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lation no more need be said than that care has been taken to make it, in the first instance, faithful; and that the extracts from important documents have been for the most part given from the original English, and, in many instances, more at length than in the German.
History of England, to the beginning of the Reign of Queen Elizabeth.
THE Gauls and Belgae are mentioned as the oldest inhabitants of England, but nothing is known either of the period or the cause of their arrival, or whence they came. The island was probably visited by Phoenician, as well as Greek navigators, but they established no fixed colonies, and did but little to polish the rude manners of the natives. The consequences of the landing of Julius Caesar were equally transient; and it was not till ninety years afterwards, (about A.D. 55,) that the Roman dominion was established in the south-eastern part of the island, by Plautius, and, chiefly through the ability and activity of Agricola, gradually extended to Caledonia, and, during the period of 400 years, exercised a very great influence on the laws, manners, customs, and civilisation of the inhabitants. In the year 448, the Romans were compelled, by VOL. I. B
the weakness of their declining Empire, to withdraw all their military forces from the island, and the inhabitants called in the Saxons, under Hengist and Horsa, who at first aided them in repelling the incursions of the Picts and Scots, but afterwards quarrelling with the Britons, established seven small kingdoms, which were united under one government, by Egbert, in 827. King Alfred (871–901,) was the most celebrated sovereign of this new monarchy; it was, however, frequently and cruelly oppressed by the Danes, and conquered by William the Norman, in 1066. Under him many of the Saxon Laws were abolished and the feudal system introduced. Eighty-eight years after the conquest the male branch of the Norman line became extinct, and Henry Count of Anjou, son of Matilda, grand-daughter of the Conqueror, ascended the throne in 1154. His fruitless contests with the popes, and the perpetual wars of his successors, were far less important in their influence on succeeding times, than the Magna Charta, granted by King John, in 1215, and the summoning to parliament of deputies from the boroughs, which has continued, without interruption, since the time of Edward I., 1295. It was most fortunate for both countries that, notwithstanding many brilliant victories, the attempt to conquer France was finally unsuccessful; on the other hand it was a great calamity for England that questions, difficult to be solved, arose on the right of succession, which led to civil wars between the nearly related houses of York and Lancaster, which continued, with scarcely any interruption, for sixty-four years, and were terminated only by the death of Richard III. in 1485. Henry VII., the victor, was proclaimed King on the battle-field of Bosworth, though his claims were by no means free from all objections. Though the new dynasty received the name of Tudor, he derived no right whatever from his father, Edmund Tudor, Earl of Richmond; and his mother Margaret, although a descendant of John of Gaunt, Duke of Lancaster, was not so by a legal marriage; besides which, Richard II. on the outlawry of his grandfather John Duke of Somerset, had entirely excluded his descendants from the succession to the crown. Henry VII., however, chiefly founded his claim on his being a member of the house of Lancaster, and made use of his right as derived from conquest, merely as an argument when the former was insufficient. Under such circumstances the recognition of his right by the parliament was doubly important to him, and it was not till this recognition had been made, and the coronation performed, that he married Elizabeth of York, the daughter of Edward IV. For had he recognised her as the real heiress to the throne, she would have been in fact the Sovereign, and he might, after her death, have been compelled to retire into a private station.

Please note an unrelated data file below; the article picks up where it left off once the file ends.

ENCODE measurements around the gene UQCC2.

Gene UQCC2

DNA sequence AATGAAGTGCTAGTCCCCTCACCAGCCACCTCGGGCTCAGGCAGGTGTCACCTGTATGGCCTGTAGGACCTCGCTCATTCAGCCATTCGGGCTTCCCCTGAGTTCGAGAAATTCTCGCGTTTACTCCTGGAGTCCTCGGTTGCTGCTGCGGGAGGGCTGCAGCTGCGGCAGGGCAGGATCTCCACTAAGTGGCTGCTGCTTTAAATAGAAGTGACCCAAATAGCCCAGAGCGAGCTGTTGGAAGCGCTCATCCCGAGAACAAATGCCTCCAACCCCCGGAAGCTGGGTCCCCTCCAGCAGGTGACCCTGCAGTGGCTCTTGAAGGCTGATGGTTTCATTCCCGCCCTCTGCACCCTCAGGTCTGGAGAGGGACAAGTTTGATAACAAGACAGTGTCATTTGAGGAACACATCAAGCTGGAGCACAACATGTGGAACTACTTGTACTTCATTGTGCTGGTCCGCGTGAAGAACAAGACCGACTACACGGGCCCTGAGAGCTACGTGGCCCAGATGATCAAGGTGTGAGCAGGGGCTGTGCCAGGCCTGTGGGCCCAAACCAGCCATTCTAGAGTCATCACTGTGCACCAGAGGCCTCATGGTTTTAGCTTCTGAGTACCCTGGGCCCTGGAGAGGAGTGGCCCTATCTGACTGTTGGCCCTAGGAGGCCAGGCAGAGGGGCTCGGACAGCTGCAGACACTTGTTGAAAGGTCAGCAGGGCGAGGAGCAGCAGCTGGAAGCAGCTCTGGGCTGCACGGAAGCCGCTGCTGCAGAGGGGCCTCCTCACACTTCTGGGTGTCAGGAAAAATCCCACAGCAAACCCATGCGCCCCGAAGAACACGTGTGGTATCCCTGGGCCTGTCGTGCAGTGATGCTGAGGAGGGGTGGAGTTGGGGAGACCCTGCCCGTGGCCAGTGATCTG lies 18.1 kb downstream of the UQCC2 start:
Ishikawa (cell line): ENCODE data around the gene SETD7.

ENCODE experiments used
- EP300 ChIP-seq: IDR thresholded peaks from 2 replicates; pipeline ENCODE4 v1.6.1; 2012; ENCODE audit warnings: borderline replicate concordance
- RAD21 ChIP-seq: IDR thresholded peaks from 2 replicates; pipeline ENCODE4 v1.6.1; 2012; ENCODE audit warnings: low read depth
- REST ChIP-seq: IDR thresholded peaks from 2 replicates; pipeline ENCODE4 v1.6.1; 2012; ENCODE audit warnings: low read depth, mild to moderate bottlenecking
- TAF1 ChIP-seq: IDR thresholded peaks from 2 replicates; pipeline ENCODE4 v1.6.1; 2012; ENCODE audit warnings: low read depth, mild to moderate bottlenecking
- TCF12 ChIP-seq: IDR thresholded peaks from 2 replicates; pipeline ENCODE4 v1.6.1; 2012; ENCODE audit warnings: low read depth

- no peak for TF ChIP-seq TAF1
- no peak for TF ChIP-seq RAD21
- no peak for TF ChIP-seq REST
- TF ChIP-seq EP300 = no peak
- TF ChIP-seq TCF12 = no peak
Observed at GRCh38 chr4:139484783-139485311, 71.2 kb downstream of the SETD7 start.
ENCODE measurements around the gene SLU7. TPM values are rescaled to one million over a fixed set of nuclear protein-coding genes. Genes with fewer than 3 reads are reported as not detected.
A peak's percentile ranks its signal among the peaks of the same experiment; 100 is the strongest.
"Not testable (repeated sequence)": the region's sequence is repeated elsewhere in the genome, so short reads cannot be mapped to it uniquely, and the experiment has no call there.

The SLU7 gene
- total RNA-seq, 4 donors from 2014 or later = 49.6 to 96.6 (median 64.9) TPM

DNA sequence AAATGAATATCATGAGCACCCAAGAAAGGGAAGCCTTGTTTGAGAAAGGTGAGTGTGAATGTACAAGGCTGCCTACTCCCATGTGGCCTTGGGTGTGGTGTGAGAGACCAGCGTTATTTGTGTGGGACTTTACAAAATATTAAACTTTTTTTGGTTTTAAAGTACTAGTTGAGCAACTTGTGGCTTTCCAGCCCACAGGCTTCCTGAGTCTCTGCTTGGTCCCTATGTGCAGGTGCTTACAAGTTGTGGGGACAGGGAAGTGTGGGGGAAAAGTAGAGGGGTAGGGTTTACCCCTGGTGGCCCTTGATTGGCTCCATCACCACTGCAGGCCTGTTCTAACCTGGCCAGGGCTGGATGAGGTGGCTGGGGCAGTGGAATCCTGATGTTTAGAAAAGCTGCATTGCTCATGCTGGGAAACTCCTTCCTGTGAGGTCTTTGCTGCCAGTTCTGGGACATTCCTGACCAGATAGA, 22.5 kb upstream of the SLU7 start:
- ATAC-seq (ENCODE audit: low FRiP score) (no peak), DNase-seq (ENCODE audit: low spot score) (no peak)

Indifferent, however, to the origin or measure of his right, the nation rejoiced at the reconciliation of the contending families by this marriage, and that, after their long desolating wars, order and tran– quillity were at length restored, under an able and powerful monarch. These disastrous times had, in truth, greatly diminished the population: flocks now grazed among the former habitations of men, and only eight and twenty temporal Lords were summoned to the first parliament of the new Monarch, so much had their numbers and their power lessened. Judicious laws were enacted for the preservation of farms, and permission was granted to the Nobles to divide and sell their estates, which had been hitherto inalienable. The fixing the price of labour, of cloth, and hats; the prohibition to export wool, &c., were measures, far less effective and enlightened. No King had for ages governed with such unlimited power has Henry VII.; a consequence partly of his personal influence, and partly of the circumstances of the times. This was manifested chiefly in the severity, nay, arbitrary rigour and injustice, with which taxes were imposed and exacted. He who is prodigal, said the Chancellor Morton, proves that he has much and can afford to give; so also the miser. Under the subsequent Ministers of Finance, Empson and Dudley, the King did not indeed order any general levy of